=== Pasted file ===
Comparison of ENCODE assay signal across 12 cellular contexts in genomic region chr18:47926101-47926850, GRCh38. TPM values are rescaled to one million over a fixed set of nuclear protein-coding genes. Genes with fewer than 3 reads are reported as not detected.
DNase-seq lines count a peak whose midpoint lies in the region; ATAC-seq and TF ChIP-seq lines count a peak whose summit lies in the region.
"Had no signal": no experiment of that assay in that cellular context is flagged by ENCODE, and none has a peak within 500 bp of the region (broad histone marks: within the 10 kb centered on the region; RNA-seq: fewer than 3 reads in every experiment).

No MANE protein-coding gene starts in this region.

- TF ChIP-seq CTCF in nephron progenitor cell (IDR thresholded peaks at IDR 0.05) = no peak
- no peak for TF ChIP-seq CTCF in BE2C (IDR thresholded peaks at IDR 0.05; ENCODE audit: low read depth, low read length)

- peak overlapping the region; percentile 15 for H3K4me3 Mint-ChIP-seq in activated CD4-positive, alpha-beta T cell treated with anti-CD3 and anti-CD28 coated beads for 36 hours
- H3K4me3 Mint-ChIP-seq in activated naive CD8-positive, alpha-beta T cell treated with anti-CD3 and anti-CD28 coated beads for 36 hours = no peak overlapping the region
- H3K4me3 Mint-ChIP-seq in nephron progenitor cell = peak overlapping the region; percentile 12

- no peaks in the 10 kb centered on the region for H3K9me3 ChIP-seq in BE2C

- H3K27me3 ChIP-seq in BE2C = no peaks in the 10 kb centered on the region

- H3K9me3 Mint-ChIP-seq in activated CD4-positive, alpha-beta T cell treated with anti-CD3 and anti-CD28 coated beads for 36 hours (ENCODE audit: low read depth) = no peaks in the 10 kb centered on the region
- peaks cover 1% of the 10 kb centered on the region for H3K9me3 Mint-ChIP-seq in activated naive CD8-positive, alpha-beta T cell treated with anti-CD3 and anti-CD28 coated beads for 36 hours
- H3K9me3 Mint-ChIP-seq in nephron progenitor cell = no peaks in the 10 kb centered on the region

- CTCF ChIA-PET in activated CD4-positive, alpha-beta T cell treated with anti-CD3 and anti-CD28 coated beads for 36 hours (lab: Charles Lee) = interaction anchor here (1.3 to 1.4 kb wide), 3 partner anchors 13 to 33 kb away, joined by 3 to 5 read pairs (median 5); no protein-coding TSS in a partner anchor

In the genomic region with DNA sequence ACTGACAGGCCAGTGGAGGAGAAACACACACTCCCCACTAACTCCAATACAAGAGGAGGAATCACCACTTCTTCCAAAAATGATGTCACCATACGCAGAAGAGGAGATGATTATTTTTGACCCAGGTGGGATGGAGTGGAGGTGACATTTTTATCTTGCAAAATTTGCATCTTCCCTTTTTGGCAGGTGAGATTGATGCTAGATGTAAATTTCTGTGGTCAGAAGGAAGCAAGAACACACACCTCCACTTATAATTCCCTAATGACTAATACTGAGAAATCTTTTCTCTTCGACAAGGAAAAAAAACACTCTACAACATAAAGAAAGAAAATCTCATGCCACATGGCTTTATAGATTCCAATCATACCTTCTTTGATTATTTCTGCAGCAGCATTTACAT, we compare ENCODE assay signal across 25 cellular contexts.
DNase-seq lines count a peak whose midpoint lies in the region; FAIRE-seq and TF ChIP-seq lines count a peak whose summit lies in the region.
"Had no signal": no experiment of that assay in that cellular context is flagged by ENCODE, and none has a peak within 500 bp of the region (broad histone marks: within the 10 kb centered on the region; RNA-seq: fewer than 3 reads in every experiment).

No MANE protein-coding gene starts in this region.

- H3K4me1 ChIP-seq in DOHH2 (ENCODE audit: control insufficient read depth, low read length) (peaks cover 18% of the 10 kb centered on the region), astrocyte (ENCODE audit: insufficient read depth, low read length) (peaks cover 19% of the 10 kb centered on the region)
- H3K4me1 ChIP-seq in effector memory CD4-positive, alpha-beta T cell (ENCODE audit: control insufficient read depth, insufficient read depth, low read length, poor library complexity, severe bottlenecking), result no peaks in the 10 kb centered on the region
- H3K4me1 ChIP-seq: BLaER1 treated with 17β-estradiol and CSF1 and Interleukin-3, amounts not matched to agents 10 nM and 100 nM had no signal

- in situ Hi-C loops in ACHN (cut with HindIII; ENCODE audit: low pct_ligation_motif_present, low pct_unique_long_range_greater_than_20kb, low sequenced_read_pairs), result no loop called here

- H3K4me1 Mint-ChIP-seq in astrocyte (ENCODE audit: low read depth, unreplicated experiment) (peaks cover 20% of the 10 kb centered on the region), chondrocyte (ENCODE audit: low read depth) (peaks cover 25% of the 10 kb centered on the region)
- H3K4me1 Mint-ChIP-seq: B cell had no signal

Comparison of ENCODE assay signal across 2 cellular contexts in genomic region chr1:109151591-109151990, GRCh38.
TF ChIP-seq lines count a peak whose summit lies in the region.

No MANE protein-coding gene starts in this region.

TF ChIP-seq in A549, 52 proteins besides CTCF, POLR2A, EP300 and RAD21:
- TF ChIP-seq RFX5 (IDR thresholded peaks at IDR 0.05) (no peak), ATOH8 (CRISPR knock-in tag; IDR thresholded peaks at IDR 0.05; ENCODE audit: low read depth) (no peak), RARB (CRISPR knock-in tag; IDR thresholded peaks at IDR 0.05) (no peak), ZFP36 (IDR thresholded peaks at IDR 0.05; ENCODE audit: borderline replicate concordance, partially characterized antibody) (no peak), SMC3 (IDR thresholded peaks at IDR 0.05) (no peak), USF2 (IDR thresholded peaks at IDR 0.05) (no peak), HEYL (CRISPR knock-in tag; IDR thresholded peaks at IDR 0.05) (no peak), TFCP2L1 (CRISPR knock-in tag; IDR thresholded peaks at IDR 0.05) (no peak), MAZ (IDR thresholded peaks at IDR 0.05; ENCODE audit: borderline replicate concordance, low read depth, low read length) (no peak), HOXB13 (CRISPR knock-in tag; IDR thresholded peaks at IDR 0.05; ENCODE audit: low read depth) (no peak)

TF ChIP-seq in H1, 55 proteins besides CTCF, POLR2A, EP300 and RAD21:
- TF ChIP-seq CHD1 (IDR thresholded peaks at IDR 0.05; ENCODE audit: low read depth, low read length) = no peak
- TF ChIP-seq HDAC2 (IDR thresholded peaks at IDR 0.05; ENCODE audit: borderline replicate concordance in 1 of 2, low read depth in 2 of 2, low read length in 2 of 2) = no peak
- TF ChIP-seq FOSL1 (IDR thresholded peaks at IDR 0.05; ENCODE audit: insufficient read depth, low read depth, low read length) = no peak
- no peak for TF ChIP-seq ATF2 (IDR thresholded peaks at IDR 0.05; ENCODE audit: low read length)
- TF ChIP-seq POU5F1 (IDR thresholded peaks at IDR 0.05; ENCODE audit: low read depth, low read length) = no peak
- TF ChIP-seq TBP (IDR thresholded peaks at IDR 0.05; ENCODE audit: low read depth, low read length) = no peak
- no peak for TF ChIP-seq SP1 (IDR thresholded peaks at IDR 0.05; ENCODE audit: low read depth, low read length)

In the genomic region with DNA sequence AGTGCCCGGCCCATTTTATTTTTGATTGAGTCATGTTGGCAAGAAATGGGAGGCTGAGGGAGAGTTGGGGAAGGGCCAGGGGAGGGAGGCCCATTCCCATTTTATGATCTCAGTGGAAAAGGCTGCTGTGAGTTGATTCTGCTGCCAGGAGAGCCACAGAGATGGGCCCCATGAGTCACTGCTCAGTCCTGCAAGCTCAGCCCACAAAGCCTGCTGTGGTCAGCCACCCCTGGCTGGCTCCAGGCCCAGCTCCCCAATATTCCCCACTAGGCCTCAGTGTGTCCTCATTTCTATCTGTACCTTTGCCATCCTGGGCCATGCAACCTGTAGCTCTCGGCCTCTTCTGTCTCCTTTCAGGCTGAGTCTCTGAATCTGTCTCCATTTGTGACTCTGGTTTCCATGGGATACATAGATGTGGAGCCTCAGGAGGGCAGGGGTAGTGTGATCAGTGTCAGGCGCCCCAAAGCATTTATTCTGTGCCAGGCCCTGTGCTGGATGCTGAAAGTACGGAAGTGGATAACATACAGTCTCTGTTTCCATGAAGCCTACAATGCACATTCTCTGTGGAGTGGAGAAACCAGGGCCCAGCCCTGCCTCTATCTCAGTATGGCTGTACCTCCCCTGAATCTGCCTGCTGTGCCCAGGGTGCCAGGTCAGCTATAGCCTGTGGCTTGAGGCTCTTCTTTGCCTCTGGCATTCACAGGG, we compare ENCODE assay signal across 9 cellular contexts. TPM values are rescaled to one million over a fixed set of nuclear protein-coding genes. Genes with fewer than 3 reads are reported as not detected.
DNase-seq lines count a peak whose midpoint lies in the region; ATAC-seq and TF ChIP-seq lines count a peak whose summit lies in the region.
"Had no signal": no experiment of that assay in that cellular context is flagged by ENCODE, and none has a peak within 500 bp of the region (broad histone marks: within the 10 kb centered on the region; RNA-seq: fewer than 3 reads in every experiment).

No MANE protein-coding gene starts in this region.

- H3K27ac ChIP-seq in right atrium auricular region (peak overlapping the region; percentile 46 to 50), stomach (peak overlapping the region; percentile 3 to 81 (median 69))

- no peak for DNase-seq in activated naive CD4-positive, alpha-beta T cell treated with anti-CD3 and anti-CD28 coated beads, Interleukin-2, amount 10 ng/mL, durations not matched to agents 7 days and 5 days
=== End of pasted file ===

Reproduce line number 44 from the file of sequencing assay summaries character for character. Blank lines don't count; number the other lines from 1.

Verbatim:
- no peak for DNase-seq in activated naive CD4-positive, alpha-beta T cell treated with anti-CD3 and anti-CD28 coated beads, Interleukin-2, amount 10 ng/mL, durations not matched to agents 7 days and 5 days